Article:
Near field scanning over a PCB is a state of the art method to investigate the EMC
performance experimentally , . Usually the
magnetic field vector components , and
are scanned versus frequency as depicted in
Figure 5.10. Phase information can either be obtained with a double probe
time domain scanner , , or by the method of
, which obtains the phase from two magnitude scans with different
scan heights above the PCB.
Increased field value areas on the PCB are observed as potential electromagnetic
emission sources. However, there is actually no direct relation from the scanned field
values to the coupling of the PCB to a cavity field. The coupling of an IC to the cavity
field inside a TEM cell is tested with the standardized IC EMC compliant measurement
of . Therefore, investigations have been carried out to predict the results
of these IC TEM measurements with scanned field data and with simulations.
 utilizes empirical formulations for a first order prediction of
TEM cell IC measurements from near field measurement data.
 and  modeled the coupling from an IC to a
TEM cell with coupling capacitors. These models had some inaccuracies especially for
frequencies above 300MHz and did not reveal any relationship to the near field above the
IC. Only three-dimensional full wave simulations or the mulipole method of
 enable an accurate prediction of the PCB or IC cavity coupling from
near field data. However, these methods do not preserve the initial near field
localization of the critical sources on the PCB.
Scanning the magnetic field above the PCB with a magnetic field probe.
It has previously been described that only the vertical current segments couple to the
cavity. This enables a direct relation to be expressed from the scanned near field to the
common mode coupling. The third Maxwell equation in air
relates the magnetic field density to the electric field density, and
the current density . The dielectric constant in air is
Equation (5.13) is utilized to express the vertical current density
which excites the cavity field. This current density can be introduced into a cavity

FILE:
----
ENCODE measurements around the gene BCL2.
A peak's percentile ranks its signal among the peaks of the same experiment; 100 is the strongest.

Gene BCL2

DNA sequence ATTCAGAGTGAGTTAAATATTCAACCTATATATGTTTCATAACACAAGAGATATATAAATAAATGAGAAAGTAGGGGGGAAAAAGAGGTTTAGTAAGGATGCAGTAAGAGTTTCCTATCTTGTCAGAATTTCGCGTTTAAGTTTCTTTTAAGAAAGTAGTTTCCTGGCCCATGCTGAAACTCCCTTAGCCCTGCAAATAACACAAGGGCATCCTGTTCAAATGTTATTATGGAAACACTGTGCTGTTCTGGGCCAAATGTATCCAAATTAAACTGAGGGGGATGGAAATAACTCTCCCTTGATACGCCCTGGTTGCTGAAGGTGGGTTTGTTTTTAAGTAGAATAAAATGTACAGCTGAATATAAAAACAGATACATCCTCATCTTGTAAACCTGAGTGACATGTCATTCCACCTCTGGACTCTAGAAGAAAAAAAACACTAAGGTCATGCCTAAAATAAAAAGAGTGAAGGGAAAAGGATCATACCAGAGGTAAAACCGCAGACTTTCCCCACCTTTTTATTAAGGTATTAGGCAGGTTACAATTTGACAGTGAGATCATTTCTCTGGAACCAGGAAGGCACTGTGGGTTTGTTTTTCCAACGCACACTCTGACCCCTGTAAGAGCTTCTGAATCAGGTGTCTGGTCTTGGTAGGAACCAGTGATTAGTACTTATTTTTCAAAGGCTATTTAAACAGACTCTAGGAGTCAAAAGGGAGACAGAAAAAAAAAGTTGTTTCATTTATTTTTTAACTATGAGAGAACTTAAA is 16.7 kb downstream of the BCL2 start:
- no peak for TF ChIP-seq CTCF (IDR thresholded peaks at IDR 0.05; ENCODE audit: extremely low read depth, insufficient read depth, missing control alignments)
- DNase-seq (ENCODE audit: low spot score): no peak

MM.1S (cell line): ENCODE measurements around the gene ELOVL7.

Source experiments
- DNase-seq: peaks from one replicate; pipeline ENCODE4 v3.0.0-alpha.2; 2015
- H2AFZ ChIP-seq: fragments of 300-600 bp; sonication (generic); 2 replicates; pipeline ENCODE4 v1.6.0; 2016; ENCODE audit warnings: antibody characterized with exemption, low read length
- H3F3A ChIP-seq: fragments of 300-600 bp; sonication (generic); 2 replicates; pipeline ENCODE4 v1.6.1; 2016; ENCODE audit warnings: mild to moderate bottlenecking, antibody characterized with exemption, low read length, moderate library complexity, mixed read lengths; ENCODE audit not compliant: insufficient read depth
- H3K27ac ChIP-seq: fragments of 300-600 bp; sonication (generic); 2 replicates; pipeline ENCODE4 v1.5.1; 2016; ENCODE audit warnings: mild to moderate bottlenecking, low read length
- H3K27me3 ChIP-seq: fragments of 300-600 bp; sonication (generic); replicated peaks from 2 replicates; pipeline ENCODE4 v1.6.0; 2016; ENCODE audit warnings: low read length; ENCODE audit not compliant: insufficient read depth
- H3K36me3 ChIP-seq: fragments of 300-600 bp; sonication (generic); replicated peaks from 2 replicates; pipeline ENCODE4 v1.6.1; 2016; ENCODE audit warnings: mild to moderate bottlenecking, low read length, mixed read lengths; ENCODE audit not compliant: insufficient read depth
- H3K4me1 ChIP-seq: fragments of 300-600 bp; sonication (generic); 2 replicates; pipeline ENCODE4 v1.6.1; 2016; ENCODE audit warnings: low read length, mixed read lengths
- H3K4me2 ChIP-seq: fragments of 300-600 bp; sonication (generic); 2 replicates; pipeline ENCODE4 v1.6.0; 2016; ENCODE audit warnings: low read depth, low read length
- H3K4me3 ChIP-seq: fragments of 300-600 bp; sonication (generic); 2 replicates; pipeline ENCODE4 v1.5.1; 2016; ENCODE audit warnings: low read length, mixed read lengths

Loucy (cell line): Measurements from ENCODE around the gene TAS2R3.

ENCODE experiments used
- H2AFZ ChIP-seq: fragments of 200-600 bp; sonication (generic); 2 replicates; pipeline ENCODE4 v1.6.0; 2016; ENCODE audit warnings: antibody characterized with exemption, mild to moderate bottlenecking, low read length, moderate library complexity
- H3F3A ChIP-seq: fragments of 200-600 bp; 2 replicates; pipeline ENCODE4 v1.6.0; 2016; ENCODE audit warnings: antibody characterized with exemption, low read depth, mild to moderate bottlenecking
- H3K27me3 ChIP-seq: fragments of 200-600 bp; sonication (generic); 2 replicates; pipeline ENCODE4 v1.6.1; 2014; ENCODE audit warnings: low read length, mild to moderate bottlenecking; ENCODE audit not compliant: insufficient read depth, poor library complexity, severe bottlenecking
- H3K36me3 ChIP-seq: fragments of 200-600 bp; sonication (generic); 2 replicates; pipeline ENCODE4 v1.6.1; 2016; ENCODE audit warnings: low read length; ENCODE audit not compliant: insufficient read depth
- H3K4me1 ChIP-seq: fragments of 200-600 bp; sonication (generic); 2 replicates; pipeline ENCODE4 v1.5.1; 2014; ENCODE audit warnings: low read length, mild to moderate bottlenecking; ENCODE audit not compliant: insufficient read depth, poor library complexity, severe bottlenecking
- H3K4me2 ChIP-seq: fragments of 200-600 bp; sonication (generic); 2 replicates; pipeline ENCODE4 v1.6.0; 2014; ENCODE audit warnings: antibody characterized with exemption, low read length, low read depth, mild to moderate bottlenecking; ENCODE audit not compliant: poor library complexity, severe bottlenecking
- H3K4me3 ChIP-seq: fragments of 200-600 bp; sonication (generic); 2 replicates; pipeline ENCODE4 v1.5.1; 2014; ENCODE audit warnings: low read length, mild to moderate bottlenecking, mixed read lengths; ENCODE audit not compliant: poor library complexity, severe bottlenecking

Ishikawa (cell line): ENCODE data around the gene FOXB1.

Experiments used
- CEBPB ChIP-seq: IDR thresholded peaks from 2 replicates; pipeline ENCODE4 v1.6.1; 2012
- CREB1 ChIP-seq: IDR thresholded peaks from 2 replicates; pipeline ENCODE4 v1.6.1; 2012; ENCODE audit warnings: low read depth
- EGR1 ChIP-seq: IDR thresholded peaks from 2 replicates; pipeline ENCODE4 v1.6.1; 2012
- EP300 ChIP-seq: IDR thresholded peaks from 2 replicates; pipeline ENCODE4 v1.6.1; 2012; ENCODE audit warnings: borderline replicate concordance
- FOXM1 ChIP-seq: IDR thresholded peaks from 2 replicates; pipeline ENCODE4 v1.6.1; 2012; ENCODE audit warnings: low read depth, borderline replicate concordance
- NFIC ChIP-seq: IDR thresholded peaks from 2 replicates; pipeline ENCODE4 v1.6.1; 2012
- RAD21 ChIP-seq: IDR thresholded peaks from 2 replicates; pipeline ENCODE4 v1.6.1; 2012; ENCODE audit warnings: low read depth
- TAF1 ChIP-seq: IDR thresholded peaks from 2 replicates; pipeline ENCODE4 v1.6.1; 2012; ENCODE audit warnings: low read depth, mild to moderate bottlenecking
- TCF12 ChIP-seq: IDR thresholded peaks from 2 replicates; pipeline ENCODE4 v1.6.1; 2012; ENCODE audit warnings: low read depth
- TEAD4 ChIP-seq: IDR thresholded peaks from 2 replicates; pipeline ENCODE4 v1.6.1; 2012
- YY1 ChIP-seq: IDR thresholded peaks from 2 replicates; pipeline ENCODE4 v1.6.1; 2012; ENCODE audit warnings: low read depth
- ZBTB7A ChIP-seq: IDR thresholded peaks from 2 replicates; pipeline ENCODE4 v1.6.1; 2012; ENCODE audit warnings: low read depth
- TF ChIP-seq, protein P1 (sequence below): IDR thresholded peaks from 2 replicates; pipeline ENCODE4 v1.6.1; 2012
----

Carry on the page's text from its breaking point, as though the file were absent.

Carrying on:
model with the weighting factor
where denotes the height of the scanning plane above the parallel ground plane.
When a scan would be carried out directly on the trace, without any distance of the scan
plane (theoretically), the current would become the trace current and the
coupling weighting factor would become . Equation (5.14)
reveals that not the field density values, but their derivatives are significant for the
common mode coupling to the cavity. Therefore, a scan plot
of 5.14 will provide much more precision for coupling source
identification. Figure 5.11 depicts both, and
, along a short trace in y-direction. The vertical segments that couple
to the cavity can clearly be localized from
nearly constant along the whole horizontal trace segment which does not couple to the
For maximum source localization accuracy, the scan has to be performed as close as
possible along the PCB or IC surfaces and the scan heights above the PCB ground plane
must be taken into account using (5.15) for the
classification of the source coupling potentials.
The following subsections describe some application opportunities for
(5.14) and (5.15) beyond
along the y direction.
enables an accurate identification of the coupling
current segments, while is high along the whole trace length.
C. Poschalko: The Simulation of Emission from Printed Circuit Boards under a Metallic Cover